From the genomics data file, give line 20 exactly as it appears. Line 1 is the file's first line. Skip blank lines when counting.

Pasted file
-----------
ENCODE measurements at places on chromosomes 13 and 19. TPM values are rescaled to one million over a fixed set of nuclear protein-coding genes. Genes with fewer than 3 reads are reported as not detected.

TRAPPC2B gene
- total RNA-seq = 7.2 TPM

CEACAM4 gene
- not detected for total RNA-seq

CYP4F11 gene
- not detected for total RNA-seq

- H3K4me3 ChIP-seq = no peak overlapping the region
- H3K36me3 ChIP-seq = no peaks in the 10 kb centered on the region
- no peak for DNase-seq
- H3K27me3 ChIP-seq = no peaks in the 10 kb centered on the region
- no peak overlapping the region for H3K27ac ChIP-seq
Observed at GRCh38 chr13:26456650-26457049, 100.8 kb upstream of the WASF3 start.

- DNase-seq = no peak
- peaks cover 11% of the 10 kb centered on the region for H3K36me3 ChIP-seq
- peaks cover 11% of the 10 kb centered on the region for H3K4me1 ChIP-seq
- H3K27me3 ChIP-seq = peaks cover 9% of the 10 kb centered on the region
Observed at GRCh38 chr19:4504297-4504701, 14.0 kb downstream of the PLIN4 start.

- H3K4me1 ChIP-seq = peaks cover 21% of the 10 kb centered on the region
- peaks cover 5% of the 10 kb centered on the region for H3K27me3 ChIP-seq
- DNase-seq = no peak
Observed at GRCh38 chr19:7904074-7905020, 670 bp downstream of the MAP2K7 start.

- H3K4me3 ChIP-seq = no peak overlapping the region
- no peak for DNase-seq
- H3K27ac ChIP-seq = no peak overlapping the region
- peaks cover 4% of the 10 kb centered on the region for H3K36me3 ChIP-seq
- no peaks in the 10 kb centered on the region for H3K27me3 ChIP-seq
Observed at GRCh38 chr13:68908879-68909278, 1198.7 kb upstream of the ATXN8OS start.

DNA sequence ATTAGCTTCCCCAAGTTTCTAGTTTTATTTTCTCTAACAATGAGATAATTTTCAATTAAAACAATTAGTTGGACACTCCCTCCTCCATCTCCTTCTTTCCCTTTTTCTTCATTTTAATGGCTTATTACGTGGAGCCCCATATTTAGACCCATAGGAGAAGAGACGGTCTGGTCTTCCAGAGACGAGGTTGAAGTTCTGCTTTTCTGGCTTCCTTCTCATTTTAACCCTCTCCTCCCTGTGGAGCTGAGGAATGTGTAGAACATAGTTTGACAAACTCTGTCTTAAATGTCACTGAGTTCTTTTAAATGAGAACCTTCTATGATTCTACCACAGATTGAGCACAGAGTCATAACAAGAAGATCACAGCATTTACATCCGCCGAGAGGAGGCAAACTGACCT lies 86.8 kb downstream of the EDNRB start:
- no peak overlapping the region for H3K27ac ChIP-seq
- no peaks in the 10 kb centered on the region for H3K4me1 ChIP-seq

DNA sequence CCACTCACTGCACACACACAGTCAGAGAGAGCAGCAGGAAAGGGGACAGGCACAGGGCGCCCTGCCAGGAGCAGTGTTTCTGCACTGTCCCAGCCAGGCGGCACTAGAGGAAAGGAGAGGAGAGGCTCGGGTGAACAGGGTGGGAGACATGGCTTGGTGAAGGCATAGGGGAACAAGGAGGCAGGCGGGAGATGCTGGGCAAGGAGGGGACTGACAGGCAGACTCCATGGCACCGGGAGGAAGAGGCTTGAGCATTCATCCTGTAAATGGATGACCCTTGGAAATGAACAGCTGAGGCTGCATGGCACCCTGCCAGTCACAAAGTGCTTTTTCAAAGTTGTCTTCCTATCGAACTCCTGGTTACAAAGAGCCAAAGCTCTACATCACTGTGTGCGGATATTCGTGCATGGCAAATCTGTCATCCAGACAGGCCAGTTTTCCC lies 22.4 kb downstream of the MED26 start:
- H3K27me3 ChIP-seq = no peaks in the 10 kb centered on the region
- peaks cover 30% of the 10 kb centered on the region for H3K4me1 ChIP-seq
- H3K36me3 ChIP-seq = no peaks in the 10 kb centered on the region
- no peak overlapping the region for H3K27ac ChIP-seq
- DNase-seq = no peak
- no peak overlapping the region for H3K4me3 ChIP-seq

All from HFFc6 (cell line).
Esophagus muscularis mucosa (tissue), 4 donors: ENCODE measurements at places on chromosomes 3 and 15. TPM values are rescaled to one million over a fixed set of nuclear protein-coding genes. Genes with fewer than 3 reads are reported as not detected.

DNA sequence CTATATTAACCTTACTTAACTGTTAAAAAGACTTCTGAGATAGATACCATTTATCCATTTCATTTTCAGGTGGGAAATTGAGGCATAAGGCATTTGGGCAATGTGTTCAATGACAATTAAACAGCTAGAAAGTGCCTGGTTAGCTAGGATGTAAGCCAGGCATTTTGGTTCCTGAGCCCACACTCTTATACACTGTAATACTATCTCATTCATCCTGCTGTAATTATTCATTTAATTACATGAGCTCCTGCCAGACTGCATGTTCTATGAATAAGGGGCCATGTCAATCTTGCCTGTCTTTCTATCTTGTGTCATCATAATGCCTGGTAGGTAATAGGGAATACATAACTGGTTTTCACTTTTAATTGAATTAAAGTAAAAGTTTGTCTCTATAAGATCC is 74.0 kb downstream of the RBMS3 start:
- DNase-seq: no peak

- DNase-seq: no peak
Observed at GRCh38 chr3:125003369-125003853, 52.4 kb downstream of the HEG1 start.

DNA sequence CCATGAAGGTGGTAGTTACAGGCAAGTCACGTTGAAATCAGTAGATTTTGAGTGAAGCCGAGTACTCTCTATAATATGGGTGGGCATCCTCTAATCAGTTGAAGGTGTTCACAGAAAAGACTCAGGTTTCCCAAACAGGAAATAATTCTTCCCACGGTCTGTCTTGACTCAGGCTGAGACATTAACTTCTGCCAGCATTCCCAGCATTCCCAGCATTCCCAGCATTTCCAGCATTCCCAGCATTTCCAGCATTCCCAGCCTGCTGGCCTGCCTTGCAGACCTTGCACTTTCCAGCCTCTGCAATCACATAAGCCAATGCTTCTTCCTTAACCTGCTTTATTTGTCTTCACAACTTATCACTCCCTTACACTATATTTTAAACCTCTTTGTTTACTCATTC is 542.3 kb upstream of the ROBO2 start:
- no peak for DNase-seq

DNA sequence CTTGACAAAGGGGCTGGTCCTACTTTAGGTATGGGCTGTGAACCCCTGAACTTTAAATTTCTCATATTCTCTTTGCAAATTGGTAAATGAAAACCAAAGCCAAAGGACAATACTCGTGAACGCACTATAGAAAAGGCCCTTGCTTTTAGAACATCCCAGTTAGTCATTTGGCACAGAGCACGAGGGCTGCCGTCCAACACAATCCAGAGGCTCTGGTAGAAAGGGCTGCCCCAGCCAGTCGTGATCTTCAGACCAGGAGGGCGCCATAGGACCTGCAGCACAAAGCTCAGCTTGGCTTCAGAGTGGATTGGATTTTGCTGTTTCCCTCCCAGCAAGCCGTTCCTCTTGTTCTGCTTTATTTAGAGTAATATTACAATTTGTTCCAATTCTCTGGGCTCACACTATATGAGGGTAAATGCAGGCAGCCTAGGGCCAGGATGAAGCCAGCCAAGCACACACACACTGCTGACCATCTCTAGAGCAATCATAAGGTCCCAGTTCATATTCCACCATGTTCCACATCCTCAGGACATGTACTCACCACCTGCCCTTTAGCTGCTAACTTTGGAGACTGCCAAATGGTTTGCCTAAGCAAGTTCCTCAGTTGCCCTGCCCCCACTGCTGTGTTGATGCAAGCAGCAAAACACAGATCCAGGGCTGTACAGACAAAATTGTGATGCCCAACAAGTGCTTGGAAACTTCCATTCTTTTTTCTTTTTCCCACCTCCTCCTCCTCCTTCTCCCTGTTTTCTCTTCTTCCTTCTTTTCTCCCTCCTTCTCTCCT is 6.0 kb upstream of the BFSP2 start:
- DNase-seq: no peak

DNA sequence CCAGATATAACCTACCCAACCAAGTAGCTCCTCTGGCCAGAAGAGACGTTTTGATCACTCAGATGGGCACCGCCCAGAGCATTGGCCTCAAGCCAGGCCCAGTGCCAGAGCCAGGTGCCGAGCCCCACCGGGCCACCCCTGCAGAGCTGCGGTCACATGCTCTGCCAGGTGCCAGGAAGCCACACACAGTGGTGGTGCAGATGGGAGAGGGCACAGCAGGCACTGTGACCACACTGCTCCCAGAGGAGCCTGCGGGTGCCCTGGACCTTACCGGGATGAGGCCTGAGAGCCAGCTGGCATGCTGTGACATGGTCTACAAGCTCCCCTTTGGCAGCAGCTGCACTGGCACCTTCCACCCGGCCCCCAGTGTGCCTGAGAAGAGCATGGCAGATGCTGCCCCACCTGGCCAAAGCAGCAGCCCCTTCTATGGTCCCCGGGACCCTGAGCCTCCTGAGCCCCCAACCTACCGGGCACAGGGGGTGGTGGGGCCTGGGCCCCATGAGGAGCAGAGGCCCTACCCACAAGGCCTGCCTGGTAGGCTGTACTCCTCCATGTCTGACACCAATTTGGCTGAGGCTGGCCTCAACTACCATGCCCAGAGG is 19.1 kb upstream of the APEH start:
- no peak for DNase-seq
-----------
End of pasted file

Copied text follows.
- peaks cover 5% of the 10 kb centered on the region for H3K27me3 ChIP-seq